Noel Kirnon, the head of Moody’s structured finance business, will leave at the end of July for undisclosed reasons, the FT reported. He was not on the committee affected.
The company said it is strengthening policies, and improving rating and monitoring processes. It is taking steps, it said, “to enhance the independence of model verification and methodology review”. It added: “Verification of several models is already complete and no errors have been found.”
Analysts speaking to Computerworld UK recently questioned the effectiveness of some algorithms written by credit ratings agencies, as well as a lack of strong risk management that they said existed in some agencies.
CPDOs were introduced to the markets two years ago, and are so complex that agencies often require sophisticated algorithms to set ratings. But despite the sophistication of the software, algorithms and ratings still need to be signed off by senior staff.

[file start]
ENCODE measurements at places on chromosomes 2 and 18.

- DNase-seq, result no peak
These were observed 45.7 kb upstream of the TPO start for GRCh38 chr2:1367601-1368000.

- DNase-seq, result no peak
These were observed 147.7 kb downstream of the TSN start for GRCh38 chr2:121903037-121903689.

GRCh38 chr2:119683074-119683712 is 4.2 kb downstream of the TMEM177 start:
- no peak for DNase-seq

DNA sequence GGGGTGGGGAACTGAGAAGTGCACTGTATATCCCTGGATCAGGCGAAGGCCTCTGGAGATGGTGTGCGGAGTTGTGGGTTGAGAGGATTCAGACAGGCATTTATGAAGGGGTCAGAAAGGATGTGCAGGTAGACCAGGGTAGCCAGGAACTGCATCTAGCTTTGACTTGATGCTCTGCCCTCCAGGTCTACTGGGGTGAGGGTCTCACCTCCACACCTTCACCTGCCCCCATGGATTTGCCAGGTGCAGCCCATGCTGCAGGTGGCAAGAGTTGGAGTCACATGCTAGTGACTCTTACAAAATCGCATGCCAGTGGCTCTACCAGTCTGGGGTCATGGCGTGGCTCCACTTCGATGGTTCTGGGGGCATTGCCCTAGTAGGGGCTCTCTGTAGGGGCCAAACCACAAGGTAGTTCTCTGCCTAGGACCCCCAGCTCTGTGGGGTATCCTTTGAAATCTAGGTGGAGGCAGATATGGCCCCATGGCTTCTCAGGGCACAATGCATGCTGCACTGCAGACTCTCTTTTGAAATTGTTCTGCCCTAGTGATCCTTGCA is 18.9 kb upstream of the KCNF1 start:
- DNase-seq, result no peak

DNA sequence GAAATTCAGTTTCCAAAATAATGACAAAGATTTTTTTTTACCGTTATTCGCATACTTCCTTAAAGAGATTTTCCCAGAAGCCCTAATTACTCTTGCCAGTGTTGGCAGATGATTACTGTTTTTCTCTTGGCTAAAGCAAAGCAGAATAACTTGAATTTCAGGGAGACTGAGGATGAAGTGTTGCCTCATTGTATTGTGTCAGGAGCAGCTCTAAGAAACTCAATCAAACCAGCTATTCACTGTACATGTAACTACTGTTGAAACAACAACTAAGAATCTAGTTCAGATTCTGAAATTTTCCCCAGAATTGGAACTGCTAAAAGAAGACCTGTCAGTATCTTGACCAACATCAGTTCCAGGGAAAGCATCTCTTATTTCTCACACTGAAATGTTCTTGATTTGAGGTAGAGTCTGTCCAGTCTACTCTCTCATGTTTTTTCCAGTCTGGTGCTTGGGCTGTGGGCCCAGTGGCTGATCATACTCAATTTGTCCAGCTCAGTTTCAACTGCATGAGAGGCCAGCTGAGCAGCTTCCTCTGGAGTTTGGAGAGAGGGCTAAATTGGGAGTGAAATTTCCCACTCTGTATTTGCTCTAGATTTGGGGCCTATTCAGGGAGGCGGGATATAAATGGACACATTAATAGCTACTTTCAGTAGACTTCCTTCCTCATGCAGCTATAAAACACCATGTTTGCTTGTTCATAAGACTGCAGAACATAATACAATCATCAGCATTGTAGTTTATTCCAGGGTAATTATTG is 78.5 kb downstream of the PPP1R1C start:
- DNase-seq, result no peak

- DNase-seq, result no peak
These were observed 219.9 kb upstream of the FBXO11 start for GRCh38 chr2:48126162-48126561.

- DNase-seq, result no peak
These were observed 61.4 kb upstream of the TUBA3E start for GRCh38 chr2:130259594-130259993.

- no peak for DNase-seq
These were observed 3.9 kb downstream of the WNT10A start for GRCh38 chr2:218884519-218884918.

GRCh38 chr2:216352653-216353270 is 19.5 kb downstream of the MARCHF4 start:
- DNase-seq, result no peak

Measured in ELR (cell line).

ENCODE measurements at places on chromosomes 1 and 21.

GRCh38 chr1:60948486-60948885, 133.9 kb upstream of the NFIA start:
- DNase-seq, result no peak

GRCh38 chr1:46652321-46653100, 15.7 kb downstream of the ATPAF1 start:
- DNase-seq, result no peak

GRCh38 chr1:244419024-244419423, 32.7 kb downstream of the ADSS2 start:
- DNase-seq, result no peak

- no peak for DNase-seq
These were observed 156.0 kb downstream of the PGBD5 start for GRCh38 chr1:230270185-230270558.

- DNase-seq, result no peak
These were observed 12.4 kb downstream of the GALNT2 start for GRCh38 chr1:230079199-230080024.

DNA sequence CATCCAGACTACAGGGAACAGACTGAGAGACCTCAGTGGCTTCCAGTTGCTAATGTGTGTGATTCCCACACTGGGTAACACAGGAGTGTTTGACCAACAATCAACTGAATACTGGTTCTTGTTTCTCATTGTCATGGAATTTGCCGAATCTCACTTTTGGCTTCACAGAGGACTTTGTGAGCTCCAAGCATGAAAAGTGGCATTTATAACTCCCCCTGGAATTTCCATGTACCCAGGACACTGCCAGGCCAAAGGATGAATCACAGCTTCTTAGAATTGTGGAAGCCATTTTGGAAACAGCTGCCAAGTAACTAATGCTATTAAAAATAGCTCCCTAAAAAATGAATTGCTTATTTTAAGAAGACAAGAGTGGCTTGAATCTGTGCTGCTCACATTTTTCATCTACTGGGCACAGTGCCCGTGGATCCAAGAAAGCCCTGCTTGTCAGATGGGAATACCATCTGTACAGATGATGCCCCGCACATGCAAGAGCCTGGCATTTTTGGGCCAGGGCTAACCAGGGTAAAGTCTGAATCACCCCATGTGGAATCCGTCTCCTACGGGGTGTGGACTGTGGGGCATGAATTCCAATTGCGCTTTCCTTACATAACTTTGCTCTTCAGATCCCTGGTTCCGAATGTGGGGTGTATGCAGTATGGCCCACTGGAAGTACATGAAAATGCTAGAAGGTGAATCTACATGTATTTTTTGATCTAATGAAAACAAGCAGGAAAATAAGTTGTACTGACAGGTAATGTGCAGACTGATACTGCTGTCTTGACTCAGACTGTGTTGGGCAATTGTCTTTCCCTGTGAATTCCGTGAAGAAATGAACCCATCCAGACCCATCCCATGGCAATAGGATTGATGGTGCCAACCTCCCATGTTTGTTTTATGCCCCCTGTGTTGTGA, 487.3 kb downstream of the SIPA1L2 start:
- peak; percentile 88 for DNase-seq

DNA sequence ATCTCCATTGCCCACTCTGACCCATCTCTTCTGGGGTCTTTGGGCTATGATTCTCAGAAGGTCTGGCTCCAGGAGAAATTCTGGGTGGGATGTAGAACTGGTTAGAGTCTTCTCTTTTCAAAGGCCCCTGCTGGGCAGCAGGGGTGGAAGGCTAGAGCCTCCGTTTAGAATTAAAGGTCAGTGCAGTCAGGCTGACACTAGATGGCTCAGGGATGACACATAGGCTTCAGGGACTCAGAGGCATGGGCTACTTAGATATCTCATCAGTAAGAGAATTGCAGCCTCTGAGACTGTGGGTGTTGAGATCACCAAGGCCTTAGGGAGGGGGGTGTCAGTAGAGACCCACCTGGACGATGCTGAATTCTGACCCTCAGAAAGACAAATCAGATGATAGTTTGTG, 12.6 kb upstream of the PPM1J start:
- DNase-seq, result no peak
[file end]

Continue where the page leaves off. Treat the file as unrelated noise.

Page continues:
It is not the first time that the use of computer algorithms has been questioned. Last year in an unrelated incident, Goldman Sachs had to spend £1.5 billion to bail out a hedge fund after computer models incorrectly read volatility in the financial markets.
Nor is it the first time observers have pointed out the importance of governance and staff monitoring in the financial industry. Last month, it emerged that Morgan Stanley’s IT systems were at the heart of a failure to prevent a rogue trader in London from costing the company $120 million (£61 million).
Earlier this year in an unrelated event, Societe Generale trader Jerome Kerviel ran up losses at the bank estimated at £3.6bn using his "in-depth knowledge" of the bank's fraud control systems to circumvent internal checks.